The Perils of Rising Protectionism

This essay was originally published in the April 18, 1977 issue of Time Magazine, which can be viewed online here

Too many supporters of free trade tend to be fair-weather friends. When the economic climate is sunny, nations are delighted to trade as much as possible with one another. But when a recession chill sets in, they hunker down and try to protect themselves from their neighbors’ goods. That is what happened as a result of the severe 1973-75 recession; trading barriers were partially rebuilt, and they are beginning to have a permanent look. The world could become much more protectionist, especially if the U.S. goes along with the trend.

On record, Jimmy Carter is a free-trader. He is also committed to reducing U.S. unemployment, and growing imports threaten jobs. How to reconcile these conflicting responsibilities is one of his most acute dilemmas. So far he has leaned to free trade. By refusing to impose a higher tariff or fixed quotas on imported footwear, he relieved many U.S. friends abroad. “A victory for us and the American consumer,” exulted Niveo Friedrich, head of a Brazilian shoe manufacturers’ association. Though the President’s decision is likely to stick, he can be overridden by Congress, where protectionist pressures are traditionally strong. Free trade has won a round, but the outcome of the larger fight remains in doubt.

People tend to forget how important free trade is to the economic and political health of the globe. History abounds with evidence of the folly of protectionism. Ever-higher trade barriers, climaxed by the U.S. Haw-ley-Smoot Tariff Act of 1930, helped bring on the Depression and the World War that followed. Since then, the U.S. has been committed, with occasional lapses, to trade liberalization. Even so, Carter is under more pressure than previous postwar Presidents to modify U.S. policy. Some of the most forceful protesters are his own political allies, especially labor.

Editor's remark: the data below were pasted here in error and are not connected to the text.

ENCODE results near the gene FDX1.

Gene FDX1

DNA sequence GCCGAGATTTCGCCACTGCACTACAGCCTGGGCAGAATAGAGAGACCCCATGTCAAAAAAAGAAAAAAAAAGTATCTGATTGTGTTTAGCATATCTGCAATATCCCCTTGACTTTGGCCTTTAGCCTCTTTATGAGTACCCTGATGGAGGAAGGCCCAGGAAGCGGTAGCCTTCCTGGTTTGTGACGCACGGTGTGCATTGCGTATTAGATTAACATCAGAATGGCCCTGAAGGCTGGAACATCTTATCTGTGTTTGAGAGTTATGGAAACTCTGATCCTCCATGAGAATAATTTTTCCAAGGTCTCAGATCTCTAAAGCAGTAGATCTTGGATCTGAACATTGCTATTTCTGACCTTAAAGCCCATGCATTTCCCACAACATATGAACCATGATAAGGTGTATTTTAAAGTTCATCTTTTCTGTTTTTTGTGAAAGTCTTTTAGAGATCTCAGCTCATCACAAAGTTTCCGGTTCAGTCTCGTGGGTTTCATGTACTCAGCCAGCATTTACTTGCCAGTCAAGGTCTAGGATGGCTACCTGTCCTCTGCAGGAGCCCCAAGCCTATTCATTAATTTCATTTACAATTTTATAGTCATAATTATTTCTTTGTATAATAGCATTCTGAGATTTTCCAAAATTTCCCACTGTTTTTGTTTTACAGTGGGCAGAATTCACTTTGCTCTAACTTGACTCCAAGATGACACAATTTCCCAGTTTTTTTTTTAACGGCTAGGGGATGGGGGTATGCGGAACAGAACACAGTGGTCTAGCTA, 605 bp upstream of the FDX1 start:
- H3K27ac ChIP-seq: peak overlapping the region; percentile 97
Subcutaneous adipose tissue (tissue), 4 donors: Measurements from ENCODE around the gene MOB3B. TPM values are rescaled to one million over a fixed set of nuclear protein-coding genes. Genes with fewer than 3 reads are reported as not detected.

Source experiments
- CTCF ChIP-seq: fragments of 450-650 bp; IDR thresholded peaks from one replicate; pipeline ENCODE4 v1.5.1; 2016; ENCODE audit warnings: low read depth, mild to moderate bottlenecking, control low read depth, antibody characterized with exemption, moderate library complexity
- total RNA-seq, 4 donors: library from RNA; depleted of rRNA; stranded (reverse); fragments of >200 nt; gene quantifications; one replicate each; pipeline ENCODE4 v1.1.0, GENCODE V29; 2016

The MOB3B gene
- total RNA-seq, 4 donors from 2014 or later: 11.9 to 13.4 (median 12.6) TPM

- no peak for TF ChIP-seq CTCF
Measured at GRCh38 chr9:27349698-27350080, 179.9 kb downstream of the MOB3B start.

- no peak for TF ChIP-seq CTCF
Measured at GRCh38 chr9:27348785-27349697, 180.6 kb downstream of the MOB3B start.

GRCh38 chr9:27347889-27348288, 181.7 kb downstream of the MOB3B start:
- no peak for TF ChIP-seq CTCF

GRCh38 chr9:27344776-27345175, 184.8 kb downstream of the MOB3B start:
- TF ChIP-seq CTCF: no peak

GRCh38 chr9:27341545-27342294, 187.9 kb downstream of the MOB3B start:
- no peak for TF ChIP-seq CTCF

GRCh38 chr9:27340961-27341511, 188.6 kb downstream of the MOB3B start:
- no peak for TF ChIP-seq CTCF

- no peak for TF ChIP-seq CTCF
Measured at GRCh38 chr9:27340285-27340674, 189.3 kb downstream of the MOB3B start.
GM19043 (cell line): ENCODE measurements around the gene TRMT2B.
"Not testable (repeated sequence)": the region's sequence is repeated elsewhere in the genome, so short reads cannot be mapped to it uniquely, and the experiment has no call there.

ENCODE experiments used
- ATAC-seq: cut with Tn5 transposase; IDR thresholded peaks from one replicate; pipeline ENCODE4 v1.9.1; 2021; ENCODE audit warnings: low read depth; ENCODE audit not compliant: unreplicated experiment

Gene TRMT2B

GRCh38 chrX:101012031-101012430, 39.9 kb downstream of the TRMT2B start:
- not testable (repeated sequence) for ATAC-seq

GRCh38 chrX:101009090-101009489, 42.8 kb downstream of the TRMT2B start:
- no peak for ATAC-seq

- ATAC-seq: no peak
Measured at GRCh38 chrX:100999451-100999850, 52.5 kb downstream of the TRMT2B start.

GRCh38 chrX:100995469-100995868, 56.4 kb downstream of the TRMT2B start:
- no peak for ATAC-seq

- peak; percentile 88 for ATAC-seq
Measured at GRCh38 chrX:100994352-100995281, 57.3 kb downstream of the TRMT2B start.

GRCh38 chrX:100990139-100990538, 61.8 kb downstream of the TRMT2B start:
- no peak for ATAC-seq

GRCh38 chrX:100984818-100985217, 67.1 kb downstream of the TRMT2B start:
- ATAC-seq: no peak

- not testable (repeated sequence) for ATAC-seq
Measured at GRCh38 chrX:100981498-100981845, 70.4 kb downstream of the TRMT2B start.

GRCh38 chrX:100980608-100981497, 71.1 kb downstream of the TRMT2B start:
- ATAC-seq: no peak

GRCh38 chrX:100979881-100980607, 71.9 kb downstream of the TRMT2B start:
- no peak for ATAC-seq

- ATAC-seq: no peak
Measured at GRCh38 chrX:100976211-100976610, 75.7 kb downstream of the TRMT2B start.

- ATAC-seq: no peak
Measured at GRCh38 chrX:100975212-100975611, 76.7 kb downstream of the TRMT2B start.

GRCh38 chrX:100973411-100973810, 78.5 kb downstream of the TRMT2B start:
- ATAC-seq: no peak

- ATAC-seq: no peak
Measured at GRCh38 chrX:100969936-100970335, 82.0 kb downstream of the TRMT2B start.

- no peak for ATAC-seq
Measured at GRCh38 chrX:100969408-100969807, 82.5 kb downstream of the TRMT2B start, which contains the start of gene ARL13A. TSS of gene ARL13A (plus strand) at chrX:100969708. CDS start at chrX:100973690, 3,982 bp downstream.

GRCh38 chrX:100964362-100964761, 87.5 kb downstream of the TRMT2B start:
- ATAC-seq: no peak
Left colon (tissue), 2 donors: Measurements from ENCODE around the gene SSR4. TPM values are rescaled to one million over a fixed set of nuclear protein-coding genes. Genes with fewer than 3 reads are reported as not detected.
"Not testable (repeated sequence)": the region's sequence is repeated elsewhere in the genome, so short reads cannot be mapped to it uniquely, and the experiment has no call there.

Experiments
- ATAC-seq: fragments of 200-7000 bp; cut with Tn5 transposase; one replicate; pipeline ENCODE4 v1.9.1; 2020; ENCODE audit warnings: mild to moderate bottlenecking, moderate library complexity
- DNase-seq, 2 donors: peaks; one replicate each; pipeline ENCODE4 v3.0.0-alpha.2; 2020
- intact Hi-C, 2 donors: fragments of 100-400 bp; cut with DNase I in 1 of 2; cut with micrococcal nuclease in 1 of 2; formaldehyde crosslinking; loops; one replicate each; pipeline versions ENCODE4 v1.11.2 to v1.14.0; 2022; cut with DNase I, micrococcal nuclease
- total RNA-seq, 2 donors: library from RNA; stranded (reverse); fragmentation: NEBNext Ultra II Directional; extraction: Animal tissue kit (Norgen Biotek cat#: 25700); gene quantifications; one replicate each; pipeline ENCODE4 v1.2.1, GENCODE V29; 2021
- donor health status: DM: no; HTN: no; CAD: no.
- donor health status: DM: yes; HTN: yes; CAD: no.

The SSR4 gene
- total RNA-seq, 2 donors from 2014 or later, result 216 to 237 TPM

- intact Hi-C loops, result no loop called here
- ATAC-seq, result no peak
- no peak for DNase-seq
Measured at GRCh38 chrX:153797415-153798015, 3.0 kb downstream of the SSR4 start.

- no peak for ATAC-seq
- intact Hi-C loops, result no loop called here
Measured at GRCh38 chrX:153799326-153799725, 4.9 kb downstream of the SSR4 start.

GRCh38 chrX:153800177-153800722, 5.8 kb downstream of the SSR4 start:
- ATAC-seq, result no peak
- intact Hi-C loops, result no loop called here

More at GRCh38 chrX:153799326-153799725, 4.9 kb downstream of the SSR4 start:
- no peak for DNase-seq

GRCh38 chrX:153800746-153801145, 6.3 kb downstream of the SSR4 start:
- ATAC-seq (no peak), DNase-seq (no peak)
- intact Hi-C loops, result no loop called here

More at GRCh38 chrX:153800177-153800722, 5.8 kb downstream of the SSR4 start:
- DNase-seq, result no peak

For Carter, not only do shoes pinch but sugar has soured and television sets are on the blink. Protectionists are demanding higher tariffs to help these and other American products. Since 1968 foreign shoe manufacturers have increased their share of the U.S. market from 22% to 46%; during that time, 300 American shoe factories have closed, with the grim loss of 70,000 jobs. Foreign color-TV sets—made mostly in Japan, Taiwan and Korea —accounted for 18% of U.S. sales in 1975; they surged to 42% last year. With sugar imports pushing the price down to 120 per lb., domestic producers claim they cannot cover costs.

The protectionists have been backed by the International Trade Commission, a six-member group empowered by the 1974 Trade Act to recommend relief for industries threatened by imports. The ITC suggested that 265.6 million pairs of shoes—the 1974 level of imports—be permitted to enter the U.S. at the current 10% tariff. The duty would be quadrupled to 40% for additional footwear; for color-TV sets, it would be quintupled to 25%; and the annual 7 million-ton sugar quota for imports would be cut by more than one-third. The ITC estimates that if its tariff is adopted for shoes, 5,100 jobs will be saved and an equal number will be created as U.S. firms pick up some of the foreign business.